Throughout World War II, Allied resources and manpower were always at a premium. At one point a squadron of Wellington Bombers were stationed in Malta, but their long range was much needed elsewhere. They were eventually replaced by much small 3 man Mark IV Blenheim. Although there remains no doubt that it is indeed a Blenheim, this aircraft’s specific identity and call sign are yet to be established.
Navigation: 1km off Delimara Point. The wrecks co-ordinates are of N 35’ 50.119 // E 014’ 34.482
Access: Boat Dive
Depth: 39-42 metres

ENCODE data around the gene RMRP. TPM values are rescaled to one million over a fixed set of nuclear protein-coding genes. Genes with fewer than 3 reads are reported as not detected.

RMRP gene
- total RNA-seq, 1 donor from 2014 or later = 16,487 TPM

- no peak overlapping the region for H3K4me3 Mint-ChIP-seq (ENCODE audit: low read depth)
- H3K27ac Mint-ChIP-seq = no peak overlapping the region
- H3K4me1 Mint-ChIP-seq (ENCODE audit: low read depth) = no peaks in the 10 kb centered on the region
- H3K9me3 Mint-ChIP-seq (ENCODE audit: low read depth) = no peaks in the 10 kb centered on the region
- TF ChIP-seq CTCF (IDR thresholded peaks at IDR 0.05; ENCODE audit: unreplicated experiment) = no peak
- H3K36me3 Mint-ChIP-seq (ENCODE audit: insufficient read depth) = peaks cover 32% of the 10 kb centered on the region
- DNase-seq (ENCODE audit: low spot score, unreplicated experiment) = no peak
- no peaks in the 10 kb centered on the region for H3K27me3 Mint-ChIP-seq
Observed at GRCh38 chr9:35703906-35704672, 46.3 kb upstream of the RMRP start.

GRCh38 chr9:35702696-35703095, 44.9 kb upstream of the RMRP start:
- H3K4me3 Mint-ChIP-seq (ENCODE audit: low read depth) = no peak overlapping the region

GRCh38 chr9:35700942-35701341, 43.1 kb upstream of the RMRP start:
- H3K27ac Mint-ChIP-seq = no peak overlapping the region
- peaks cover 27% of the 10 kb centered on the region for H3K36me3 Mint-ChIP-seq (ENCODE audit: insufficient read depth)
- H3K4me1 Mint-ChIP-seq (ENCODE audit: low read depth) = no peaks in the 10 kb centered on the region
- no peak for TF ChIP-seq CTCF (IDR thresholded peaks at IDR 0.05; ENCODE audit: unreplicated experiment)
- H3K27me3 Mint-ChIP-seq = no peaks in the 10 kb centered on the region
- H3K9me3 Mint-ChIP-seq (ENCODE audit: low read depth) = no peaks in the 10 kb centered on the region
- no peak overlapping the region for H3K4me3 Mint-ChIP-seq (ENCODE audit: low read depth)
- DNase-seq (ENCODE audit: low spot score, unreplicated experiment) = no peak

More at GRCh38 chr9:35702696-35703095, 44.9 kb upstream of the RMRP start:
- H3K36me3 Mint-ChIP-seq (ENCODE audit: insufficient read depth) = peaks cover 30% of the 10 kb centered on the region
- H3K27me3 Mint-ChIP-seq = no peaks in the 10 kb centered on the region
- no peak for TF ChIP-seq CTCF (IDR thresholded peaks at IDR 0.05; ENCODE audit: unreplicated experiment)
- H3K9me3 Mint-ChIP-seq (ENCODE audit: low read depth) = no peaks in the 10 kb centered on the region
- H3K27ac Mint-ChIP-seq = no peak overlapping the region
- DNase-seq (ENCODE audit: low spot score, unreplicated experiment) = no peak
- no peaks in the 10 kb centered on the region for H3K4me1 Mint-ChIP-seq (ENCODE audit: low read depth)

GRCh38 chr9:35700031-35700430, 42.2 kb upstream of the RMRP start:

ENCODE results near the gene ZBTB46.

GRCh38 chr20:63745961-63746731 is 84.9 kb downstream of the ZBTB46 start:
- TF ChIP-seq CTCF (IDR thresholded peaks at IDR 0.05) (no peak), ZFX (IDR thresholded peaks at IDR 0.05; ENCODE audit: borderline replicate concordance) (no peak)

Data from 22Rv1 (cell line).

Interests: Wreck Dive
BSAC Sports Diver, PADI Advanced Open Water or equivalent
The pride and joy of our diving partners, this aircraft is located approximately 800 metres due east of Xrobb l-Ghagin at a depth of 42 metres. The wreckage is not marked on any chart and with its low underwater profile, will not be detected by position finding equipment. The precise location of the wreck is therefore known to very few people on the Island. There are also the remains of a De Havilland Mosquito nearby
This is a fabulous and very exciting dive. As the diver descends, the aircraft quickly begins to take shape. The wings and engines are virtually intact although the port side propellers are missing. The cockpit cover has also disappeared and this might suggest that the crew safely ejected prior to ditching. The pilot’s seat and control column are quite intact and altogether these form the main section of wreckage.